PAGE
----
Home > Electronics, psu > Power Supply Design Part 1: Unregulated Linear Supplies

Power Supply Design Part 1: Unregulated Linear Supplies

I recently stumbled over a particularly interesting specimen in the family of cheap unregulated power supplies, also lovingly referred to as ‘wallwarts’. Here is the unit in all its prestigious glory:


The label seems to claim it’s been certified, but lists no manufacturer or other useful info beyond the useless model number. Inside we find the following:



What we have here is pretty much the most basic unregulated power supply one can construct, though the bleeder resistor was technically not required. Such luxury. In diagram form we get the following circuit:

We see the transformer, four diodes (1N4001 or better) forming a bridge rectifier (two extra diodes are cheaper than a center-tapped transformer), the smoothing cap (1,000 uF, 16V) and bleeder resistor (100 Ohm, 1/2W?). 230VAC goes straight into the transformer and is stepped down to the desired voltage.

Now, let’s talk safety. While this circuit will work fine when nothing goes wrong, it is a good idea to consider the two most likely scenarios a circuit like this may encounter in the real world. The first is that of a surge, say from a nearby lightning strike, or an internal short-circuit. The second is when the connected device short-circuits, or its output connector or wires short out. The first scenario results in a massive surge into the adapter, the second will pull more and more power through the circuit until something fails.

With this circuit, the surge or internal short will result in the surge being passed on through the device, into the output and into the connected device. This forms a major electrocution and fire risk. Beyond the circuit failing and cutting off power that way, there are no safety features for this scenario. The same is true for the excessive power draw scenario. Here it’ll keep drawing power until likely something in the circuit blows up, catches on fire or both.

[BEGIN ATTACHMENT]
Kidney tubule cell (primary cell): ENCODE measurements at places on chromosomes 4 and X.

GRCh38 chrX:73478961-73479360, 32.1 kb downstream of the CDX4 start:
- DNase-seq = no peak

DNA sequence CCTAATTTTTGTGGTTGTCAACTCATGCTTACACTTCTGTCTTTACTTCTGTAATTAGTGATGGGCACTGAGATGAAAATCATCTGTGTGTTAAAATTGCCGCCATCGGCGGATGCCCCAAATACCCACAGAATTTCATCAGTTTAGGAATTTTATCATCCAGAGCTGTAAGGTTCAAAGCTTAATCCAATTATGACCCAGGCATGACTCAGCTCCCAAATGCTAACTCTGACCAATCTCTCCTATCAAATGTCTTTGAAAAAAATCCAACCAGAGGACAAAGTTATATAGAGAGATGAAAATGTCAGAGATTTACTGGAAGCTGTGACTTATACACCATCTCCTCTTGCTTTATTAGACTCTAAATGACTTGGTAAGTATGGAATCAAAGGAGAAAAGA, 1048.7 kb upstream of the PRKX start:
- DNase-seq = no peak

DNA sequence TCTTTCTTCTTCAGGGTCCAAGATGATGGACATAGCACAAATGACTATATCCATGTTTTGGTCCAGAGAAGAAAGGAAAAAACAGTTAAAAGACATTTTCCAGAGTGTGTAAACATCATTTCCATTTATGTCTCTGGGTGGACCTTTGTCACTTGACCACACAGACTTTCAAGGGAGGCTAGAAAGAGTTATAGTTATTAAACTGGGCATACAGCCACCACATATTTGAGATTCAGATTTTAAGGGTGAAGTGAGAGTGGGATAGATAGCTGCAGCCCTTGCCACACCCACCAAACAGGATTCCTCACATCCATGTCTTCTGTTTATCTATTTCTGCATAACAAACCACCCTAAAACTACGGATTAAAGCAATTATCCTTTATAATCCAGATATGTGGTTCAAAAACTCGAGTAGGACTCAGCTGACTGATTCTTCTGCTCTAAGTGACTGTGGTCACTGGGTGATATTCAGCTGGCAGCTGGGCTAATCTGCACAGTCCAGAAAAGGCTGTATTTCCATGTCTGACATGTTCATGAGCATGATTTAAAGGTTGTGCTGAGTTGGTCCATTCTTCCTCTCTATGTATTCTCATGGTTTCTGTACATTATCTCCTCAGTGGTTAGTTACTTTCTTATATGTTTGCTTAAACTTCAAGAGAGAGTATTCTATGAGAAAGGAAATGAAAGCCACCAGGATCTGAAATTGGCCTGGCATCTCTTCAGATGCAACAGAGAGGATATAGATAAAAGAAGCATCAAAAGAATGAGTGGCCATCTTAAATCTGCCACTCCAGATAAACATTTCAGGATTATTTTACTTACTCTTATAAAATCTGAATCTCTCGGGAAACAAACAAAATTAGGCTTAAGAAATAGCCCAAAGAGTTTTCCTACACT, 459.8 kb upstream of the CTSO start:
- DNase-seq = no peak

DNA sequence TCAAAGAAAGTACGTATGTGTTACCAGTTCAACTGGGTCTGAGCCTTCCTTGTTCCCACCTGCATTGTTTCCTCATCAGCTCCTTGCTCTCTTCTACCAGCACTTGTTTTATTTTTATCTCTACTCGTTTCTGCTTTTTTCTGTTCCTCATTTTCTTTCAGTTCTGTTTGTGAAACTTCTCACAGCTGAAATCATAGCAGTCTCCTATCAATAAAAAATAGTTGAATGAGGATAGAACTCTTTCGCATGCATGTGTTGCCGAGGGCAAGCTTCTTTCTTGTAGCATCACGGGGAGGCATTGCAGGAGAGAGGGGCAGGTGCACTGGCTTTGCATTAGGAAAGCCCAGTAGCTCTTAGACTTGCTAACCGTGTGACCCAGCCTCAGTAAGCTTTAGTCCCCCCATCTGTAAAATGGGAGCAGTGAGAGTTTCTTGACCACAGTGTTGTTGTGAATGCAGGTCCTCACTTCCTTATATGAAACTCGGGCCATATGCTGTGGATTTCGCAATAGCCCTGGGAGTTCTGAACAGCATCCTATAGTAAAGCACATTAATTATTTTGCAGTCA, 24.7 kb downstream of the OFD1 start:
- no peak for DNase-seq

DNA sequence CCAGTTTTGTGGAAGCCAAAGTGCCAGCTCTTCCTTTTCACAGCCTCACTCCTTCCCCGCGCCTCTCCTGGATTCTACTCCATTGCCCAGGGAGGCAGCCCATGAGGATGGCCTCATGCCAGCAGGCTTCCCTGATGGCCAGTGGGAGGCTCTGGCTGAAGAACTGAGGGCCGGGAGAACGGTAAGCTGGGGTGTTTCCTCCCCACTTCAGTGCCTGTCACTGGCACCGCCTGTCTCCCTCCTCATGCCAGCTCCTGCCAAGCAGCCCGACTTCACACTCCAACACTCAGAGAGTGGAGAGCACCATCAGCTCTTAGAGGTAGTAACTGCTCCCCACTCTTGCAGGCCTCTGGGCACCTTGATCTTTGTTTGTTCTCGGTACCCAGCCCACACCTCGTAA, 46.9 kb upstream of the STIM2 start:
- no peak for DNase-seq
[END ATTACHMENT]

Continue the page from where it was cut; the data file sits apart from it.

While a transformer in theory electrically isolates a circuit, it has a so-called breakdown voltage at which current will pass straight from the primary into the secondary winding(s), causing a short. During a surge scenario this is likely to happen, depending on the quality of the insulating tape between the windings. One should always consider the scenario where a short forms inside a transformer or related components.

So how to protect against this scenario? There are multiple ways to go about it, but the easiest and cheapest one has to be the humble fuse:

psu-linear-unregulated-fuseWhen the current becomes too much or the voltage too high, the fuse will melt or trip depending on the type of fuse used. One can use thermal fuses if one wants it to be easy to reset: once cooled down they will automatically reset. Regular glass fuses are even cheaper, though probably not as desirable in a closed, maintenance-free unit like a wallwart. There are more options than fuses, of course. One can also look at MOVs, crowbar (zener plus SCR) and clamp (zener plus transistor) overvoltage protection.

At any rate the message should be clear: unregulated linear power supplies are easy and cheap, but one should not skimp on the safeties.



  1. April 6, 2015 at 12:42 AM

    Hi Maya, just a few comments:

    The transformer being intended for mains application may have an internal thermal fuse buried inside with the primary winding. It should also be double-wound with primary and secondary completely isolated from each other by a plastic barrier in addition to the tape and enamel copper wire. Also, the transformer might also not be able to deliver more than a few watts under short circuit conditions. This heat is easily dissipated by the construction and should keep the core well below ~180C at which the enamel breaks down and short circuits the winding.

    Thank you for the great articles covering a wide range of HW and SW topics.

    • May 29, 2015 at 8:18 PM

      Thank you. Yes, I did not cover all of the possible situations, nor did I unwrap the coil. I would not be surprise if it had no safeties built-in at all, though. I may do a follow-up article focusing on the functional aspects of this adapter, including maybe some overload tests.

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